On 23rd August 2008, 16-year-olds Ku Witaya and Sia Chan Hong jumped from a ninth-floor window to their deaths, in what was known in Singapore then as the “slayer suicide pact”. The coroner’s inquiry discovered that Witaya had his group of friends convinced he was able to talk to spirits, and that he had a dream whereby they had been chosen to fight demons. However, he claimed, they had to die in order to be “resurrected” as “slayers”. This led to the ultimate loss of two young lives. While tragic, the incident serves as a grim reminder of the fatal consequences of believing in spirit possessions for an individual who could have benefited from professional help.
Belief in the supernatural among sufferers of mental illnesses can have detrimental effects, such as delayed treatment-seeking and lower likelihood of treatment success. These consequences may be even more prevalent in Singapore, given that 68% of Singaporeans still believe in ghosts. This is a much higher percentage than in Britain, where only a third of Brits endorse such beliefs.
Madeeha Shahnaaz, a 22-year-old Indian Singaporean, is all too familiar with such a situation:
I have an aunt who had become depressed after her husband passed away. I do not know why but my family thought that my grandma had possessed her… honestly it felt like it was more of her grief of her husband passing away that explained her symptoms, rather than a supernatural cause.
The stigmatisation and isolation Madeeha’s aunt faced from her family members had a significant toll on her aunt:
She did not feel like herself and felt very angry… she is also quite traditional so when people around her were saying that it was ghost possession, she thought that maybe there really was a supernatural reason. She started tackling it by going to a mosque instead of seeking professional help. I think it worsened her symptoms because when people isolated her even more, she became worse.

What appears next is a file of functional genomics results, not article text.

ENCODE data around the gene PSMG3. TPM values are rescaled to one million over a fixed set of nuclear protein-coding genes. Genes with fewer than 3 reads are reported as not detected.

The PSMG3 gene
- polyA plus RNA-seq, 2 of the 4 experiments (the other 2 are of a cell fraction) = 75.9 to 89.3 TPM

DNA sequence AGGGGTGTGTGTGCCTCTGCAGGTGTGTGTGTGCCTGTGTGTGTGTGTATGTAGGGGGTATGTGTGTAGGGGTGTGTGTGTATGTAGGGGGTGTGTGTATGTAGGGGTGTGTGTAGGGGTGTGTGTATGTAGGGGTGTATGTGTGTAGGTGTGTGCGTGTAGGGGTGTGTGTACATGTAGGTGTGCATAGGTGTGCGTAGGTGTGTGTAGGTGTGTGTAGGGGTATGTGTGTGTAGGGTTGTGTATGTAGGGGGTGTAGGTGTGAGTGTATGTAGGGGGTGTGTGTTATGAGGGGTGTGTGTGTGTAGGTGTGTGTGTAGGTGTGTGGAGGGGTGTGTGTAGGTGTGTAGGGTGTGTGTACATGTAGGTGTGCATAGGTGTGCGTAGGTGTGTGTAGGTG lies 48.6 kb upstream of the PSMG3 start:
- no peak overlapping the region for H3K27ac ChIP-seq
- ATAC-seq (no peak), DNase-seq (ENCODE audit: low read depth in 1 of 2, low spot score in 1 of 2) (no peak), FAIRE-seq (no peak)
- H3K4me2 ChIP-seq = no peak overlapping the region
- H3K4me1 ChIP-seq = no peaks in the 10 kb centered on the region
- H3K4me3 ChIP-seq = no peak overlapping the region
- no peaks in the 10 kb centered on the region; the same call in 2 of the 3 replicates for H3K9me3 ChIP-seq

When I asked Madeeha what she thought was the main reason for her family’s treatment towards her aunt, her answer was simple: “It’s just an Indian thing lor.”
Despite the potential detrimental effects of attributing mental illnesses to spirit possession, shunning people for their beliefs is no solution. Rather, it is important to understand the mechanisms underlying such beliefs. Understanding why people attribute psychiatric symptoms to the supernatural can allow us to view believers from a different perspective, when a knee-jerk response of ridiculing believers for their beliefs can do more harm than good.
Let’s start with the most obvious factor: culture. I had the privilege of interviewing Jonathan Kuek, a doctoral student from the University of Sydney, who had been close friends with the boys that had died on that fateful August in 2008. Jonathan told me:
At that time, I had already graduated from secondary school. However, after the incident happened, I had gotten a text from a close circle of friends saying that Witaya had ended his life. Everyone was saying that he was pushed off a block by some kind of spirit.
Jonathan went on to explain why many at the time had attributed this incident to supernatural causes:
To me, the explanation that they were pushed off the building made more sense, than [the explanation that] they had committed suicide. This had happened during the seventh month period. In Chinese culture, we were always told that we don’t mess around during the seventh month. We were told not to do certain things like whistle or swim, if not the spirits will follow you home.
The seventh month Jonathan was referring to is the Hungry Ghost Festival, a month in which the Chinese believe that the gates of hell are opened for spirits to roam the earth.
What he shared is not surprising, as there have been a plethora of studies attributing cultural influences as a significant factor underlying the belief in ghost possessions over mental illnesses. Semi-structured interviews conducted in Malaysia and Saudi Arabia found a greater likelihood of individuals attributing the supernatural to psychiatric symptoms, and of seeking help from spiritual healers. This could be due to religious reasons whereby, in Islam, jinn-possession is seen as a possible factor explaining psychiatric symptoms.